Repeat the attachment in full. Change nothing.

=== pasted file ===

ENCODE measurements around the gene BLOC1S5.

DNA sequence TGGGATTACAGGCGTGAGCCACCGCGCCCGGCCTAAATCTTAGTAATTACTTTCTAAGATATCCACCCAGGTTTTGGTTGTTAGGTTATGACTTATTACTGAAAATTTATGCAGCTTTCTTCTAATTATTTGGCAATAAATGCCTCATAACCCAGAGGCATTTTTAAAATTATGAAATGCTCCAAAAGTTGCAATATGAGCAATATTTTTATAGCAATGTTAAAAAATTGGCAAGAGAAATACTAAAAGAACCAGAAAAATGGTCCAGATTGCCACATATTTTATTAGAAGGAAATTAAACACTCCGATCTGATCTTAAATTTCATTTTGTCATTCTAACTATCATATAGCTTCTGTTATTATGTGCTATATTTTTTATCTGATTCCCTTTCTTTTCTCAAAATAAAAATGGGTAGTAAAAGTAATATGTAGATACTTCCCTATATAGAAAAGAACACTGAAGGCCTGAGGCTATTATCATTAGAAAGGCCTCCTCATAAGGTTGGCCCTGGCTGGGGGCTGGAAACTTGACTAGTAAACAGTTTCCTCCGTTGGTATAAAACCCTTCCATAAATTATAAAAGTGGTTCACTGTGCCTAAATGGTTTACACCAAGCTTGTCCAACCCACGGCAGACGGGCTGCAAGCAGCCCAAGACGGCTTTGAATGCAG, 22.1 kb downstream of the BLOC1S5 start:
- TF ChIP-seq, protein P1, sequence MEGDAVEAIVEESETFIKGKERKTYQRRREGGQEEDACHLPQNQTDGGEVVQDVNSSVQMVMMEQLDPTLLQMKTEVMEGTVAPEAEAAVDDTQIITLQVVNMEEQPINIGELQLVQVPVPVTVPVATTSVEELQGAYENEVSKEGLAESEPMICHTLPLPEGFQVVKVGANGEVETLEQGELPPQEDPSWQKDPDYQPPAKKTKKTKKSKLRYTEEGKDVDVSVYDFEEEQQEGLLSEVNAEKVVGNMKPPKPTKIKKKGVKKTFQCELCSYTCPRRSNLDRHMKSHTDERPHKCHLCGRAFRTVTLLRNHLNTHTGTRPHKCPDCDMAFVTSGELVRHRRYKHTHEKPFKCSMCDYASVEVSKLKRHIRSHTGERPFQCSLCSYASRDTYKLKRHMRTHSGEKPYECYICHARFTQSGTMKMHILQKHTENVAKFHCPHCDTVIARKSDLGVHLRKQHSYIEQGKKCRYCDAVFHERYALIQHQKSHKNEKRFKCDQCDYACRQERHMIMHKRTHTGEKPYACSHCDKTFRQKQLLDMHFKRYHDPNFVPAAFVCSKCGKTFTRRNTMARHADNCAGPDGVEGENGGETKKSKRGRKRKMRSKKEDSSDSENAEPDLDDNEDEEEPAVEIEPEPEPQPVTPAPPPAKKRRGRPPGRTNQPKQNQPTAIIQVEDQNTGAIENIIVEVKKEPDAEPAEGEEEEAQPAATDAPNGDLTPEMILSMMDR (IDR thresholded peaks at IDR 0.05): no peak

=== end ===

ENCODE measurements around the gene BLOC1S5.

DNA sequence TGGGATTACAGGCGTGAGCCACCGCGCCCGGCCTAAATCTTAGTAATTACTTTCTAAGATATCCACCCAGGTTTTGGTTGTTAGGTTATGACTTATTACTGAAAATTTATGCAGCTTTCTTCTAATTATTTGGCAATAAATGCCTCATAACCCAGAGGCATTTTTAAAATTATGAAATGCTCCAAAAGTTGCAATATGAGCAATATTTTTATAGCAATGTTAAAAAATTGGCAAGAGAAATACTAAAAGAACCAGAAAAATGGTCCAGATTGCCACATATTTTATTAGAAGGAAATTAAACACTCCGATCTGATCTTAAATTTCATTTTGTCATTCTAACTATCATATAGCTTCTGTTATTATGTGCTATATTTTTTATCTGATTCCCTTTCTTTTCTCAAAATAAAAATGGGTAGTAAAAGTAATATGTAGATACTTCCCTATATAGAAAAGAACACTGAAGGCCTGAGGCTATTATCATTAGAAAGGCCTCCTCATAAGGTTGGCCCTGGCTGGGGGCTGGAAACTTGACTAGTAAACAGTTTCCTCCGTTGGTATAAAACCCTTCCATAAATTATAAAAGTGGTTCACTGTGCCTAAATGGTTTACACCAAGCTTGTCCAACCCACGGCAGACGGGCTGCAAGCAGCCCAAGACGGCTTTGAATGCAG, 22.1 kb downstream of the BLOC1S5 start:
- TF ChIP-seq, protein P1, sequence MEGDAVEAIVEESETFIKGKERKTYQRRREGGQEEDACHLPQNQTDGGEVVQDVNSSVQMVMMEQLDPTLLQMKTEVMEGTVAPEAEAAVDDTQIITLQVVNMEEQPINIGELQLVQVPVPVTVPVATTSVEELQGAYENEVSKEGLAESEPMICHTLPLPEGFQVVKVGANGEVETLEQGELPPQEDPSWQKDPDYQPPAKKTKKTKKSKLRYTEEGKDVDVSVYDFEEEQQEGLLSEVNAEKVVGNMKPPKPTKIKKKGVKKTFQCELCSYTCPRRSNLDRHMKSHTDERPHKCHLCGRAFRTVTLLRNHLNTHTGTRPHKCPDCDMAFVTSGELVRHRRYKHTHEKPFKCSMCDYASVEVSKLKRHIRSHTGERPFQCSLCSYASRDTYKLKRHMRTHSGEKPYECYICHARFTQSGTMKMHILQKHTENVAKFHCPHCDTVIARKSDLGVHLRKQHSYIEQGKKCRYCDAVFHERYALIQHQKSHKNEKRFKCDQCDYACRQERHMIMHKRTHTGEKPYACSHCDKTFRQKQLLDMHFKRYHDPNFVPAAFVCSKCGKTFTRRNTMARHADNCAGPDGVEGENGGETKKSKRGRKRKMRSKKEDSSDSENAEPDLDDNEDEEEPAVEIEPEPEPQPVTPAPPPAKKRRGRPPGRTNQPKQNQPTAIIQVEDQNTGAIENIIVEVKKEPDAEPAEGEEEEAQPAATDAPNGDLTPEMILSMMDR (IDR thresholded peaks at IDR 0.05): no peak